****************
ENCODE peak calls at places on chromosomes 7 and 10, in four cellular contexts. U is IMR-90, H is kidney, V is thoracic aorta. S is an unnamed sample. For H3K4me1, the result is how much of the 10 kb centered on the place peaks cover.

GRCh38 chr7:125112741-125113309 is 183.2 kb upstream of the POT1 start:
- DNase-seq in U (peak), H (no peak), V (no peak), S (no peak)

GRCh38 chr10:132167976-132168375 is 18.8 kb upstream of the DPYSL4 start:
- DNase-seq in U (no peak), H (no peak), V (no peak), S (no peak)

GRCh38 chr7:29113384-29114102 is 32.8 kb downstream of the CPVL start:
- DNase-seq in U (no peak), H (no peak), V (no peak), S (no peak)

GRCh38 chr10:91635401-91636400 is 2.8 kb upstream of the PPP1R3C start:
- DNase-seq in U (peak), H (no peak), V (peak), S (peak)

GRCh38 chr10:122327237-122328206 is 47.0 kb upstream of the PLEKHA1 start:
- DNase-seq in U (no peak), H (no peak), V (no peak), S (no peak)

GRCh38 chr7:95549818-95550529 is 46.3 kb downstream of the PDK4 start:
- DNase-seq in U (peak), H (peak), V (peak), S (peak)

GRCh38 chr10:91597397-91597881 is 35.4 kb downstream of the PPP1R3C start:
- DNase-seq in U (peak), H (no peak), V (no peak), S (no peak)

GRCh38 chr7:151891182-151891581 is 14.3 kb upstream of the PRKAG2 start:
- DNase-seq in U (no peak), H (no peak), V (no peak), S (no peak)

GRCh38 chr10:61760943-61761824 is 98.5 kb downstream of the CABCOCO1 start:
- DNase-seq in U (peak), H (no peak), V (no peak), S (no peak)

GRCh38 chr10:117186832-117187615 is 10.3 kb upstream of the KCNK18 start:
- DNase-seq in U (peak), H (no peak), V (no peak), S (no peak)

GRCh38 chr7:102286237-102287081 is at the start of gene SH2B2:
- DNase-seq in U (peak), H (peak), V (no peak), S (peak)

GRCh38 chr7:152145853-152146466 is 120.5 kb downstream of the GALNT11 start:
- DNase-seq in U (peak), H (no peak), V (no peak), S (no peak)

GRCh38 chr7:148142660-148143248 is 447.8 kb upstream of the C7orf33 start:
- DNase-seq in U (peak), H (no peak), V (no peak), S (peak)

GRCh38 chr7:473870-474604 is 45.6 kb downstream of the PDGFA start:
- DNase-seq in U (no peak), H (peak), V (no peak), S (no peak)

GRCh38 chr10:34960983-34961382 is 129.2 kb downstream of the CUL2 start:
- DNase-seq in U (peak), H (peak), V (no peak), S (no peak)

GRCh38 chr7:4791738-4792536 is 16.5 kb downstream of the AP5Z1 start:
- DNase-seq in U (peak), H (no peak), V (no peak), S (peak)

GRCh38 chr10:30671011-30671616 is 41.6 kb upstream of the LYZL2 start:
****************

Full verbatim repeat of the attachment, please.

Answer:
ENCODE peak calls at places on chromosomes 7 and 10, in four cellular contexts. U is IMR-90, H is kidney, V is thoracic aorta. S is an unnamed sample. For H3K4me1, the result is how much of the 10 kb centered on the place peaks cover.

GRCh38 chr7:125112741-125113309 is 183.2 kb upstream of the POT1 start:
- DNase-seq in U (peak), H (no peak), V (no peak), S (no peak)

GRCh38 chr10:132167976-132168375 is 18.8 kb upstream of the DPYSL4 start:
- DNase-seq in U (no peak), H (no peak), V (no peak), S (no peak)

GRCh38 chr7:29113384-29114102 is 32.8 kb downstream of the CPVL start:
- DNase-seq in U (no peak), H (no peak), V (no peak), S (no peak)

GRCh38 chr10:91635401-91636400 is 2.8 kb upstream of the PPP1R3C start:
- DNase-seq in U (peak), H (no peak), V (peak), S (peak)

GRCh38 chr10:122327237-122328206 is 47.0 kb upstream of the PLEKHA1 start:
- DNase-seq in U (no peak), H (no peak), V (no peak), S (no peak)

GRCh38 chr7:95549818-95550529 is 46.3 kb downstream of the PDK4 start:
- DNase-seq in U (peak), H (peak), V (peak), S (peak)

GRCh38 chr10:91597397-91597881 is 35.4 kb downstream of the PPP1R3C start:
- DNase-seq in U (peak), H (no peak), V (no peak), S (no peak)

GRCh38 chr7:151891182-151891581 is 14.3 kb upstream of the PRKAG2 start:
- DNase-seq in U (no peak), H (no peak), V (no peak), S (no peak)

GRCh38 chr10:61760943-61761824 is 98.5 kb downstream of the CABCOCO1 start:
- DNase-seq in U (peak), H (no peak), V (no peak), S (no peak)

GRCh38 chr10:117186832-117187615 is 10.3 kb upstream of the KCNK18 start:
- DNase-seq in U (peak), H (no peak), V (no peak), S (no peak)

GRCh38 chr7:102286237-102287081 is at the start of gene SH2B2:
- DNase-seq in U (peak), H (peak), V (no peak), S (peak)

GRCh38 chr7:152145853-152146466 is 120.5 kb downstream of the GALNT11 start:
- DNase-seq in U (peak), H (no peak), V (no peak), S (no peak)

GRCh38 chr7:148142660-148143248 is 447.8 kb upstream of the C7orf33 start:
- DNase-seq in U (peak), H (no peak), V (no peak), S (peak)

GRCh38 chr7:473870-474604 is 45.6 kb downstream of the PDGFA start:
- DNase-seq in U (no peak), H (peak), V (no peak), S (no peak)

GRCh38 chr10:34960983-34961382 is 129.2 kb downstream of the CUL2 start:
- DNase-seq in U (peak), H (peak), V (no peak), S (no peak)

GRCh38 chr7:4791738-4792536 is 16.5 kb downstream of the AP5Z1 start:
- DNase-seq in U (peak), H (no peak), V (no peak), S (peak)

GRCh38 chr10:30671011-30671616 is 41.6 kb upstream of the LYZL2 start: